Kernels has a Read Later feature that lets users save articles and other links they come across and want to read later.
Revisit an article, blog post, or other web pages any time you want
Did you know around 252,000 new websites are created every day worldwide? That's a lot of LINKS and ARTICLES!
Suppose you're anything like the average internet user. In that case, you tend to spot a few interesting headlines, Amazon products, and videos throughout your social feeds while browsing. It isn't always the best time to click and get a good enough look at what shows up in your feed. Sure, you can create a document and paste the links, text them yourself, or, inconveniently, bookmark them in your browser.
But sometimes, that's not ideal. Especially if your list of items is part of more extensive research, you are doing for, say, a future vacation. That's where the Kernels Save for Later feature lets users save links, organize them, and read them at a later date. Saved links appear in a new Kernel in the My Notes section.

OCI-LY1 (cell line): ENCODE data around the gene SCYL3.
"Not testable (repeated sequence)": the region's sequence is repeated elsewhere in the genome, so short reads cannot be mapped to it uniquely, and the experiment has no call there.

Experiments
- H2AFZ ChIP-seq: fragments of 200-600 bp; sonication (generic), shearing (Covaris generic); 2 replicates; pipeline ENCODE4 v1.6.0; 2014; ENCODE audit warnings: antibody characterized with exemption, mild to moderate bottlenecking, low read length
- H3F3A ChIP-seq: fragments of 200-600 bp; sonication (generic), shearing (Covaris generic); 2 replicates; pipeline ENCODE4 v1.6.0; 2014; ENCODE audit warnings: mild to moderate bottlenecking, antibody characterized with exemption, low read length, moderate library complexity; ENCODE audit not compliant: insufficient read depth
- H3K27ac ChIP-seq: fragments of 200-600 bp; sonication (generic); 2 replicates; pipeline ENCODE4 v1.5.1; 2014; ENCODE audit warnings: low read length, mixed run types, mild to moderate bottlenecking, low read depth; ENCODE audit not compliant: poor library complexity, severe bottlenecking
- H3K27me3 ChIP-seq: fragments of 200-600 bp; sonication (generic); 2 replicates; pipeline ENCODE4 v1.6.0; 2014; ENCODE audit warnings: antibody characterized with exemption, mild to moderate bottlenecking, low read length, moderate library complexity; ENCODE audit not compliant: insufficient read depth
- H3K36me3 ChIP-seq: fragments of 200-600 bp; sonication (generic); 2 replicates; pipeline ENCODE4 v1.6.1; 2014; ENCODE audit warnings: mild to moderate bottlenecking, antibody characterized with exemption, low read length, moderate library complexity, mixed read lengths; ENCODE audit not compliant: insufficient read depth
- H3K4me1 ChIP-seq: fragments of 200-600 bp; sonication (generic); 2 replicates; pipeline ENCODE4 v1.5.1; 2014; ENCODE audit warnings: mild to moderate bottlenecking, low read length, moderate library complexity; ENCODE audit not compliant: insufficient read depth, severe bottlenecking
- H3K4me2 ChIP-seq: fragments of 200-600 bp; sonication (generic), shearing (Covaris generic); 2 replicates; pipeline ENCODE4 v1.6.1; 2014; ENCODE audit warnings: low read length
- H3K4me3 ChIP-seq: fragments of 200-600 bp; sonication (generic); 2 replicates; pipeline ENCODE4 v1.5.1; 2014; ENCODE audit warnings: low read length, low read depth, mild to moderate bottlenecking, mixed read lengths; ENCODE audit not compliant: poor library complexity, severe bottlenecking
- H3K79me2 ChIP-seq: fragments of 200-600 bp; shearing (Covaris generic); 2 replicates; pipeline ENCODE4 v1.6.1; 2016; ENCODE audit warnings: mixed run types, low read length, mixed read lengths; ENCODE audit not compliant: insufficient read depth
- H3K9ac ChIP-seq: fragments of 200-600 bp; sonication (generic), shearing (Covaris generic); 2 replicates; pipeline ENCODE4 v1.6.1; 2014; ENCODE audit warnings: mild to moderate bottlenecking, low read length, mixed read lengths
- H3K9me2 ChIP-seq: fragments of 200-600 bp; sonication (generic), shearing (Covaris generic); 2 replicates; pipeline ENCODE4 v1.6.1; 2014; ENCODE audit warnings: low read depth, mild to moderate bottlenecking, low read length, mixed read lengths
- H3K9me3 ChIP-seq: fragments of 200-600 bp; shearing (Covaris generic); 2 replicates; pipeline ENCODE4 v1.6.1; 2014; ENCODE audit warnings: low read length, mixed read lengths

How to save links to Kernels
Before saving links, make sure to sign up for Kernels. Afterward, to try it out, it's as simple as visiting any website on the internet, tapping the share button, and then the Kernels icon.
- Tap the share button on your mobile browser.
- Tap the Kernels icon on your iOS or Android share sheet.
- Add the title of the article. But in many instances, the title will self-populate.
- Press the Save button in the top right corner.
Now you can quickly find saved articles and links in Kernels.
Tag and organize your links
Tags are the best way to keep your Amazon product links organized in Kernels. There’s no limit to how many unique tags you can have in Kernels – go ahead, create as many as you like.
- Tap Add tag at the bottom of your screen.
- Type your tag name.
- If the tag is new, tap Add tag.
Other apps and browser add-ons do the same thing, but Kernels is built into your mobile browser interface, so you won’t have to rely on third-party solutions—or clog up your mobile browser with an excess of open tabs and bookmarks.